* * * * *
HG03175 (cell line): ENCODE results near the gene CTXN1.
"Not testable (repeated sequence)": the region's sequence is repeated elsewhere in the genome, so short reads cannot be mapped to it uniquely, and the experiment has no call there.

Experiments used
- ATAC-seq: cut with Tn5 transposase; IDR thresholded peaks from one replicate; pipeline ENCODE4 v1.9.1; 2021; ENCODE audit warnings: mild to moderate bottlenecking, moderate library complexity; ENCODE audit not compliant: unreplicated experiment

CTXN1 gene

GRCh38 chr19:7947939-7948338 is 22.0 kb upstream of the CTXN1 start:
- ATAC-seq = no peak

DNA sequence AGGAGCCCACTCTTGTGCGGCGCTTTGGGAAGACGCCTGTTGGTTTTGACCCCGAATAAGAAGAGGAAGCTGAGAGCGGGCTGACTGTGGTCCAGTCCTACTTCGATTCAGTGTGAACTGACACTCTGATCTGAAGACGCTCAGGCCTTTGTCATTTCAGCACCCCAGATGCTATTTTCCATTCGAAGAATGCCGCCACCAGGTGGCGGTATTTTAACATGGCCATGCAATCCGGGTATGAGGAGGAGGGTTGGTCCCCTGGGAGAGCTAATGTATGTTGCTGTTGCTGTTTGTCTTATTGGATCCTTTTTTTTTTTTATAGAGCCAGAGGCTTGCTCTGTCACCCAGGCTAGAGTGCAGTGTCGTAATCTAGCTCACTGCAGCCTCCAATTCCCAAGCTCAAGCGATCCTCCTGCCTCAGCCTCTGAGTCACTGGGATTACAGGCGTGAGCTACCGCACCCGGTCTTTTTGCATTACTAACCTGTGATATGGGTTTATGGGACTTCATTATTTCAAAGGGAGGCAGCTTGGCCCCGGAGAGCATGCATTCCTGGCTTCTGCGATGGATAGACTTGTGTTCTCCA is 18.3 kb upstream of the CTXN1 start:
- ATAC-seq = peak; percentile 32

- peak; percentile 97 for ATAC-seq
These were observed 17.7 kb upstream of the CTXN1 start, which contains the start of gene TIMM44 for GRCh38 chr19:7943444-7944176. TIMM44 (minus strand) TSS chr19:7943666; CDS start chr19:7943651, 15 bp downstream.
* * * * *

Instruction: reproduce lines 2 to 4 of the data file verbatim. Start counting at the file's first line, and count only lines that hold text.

"Not testable (repeated sequence)": the region's sequence is repeated elsewhere in the genome, so short reads cannot be mapped to it uniquely, and the experiment has no call there.

Experiments used
- ATAC-seq: cut with Tn5 transposase; IDR thresholded peaks from one replicate; pipeline ENCODE4 v1.9.1; 2021; ENCODE audit warnings: mild to moderate bottlenecking, moderate library complexity; ENCODE audit not compliant: unreplicated experiment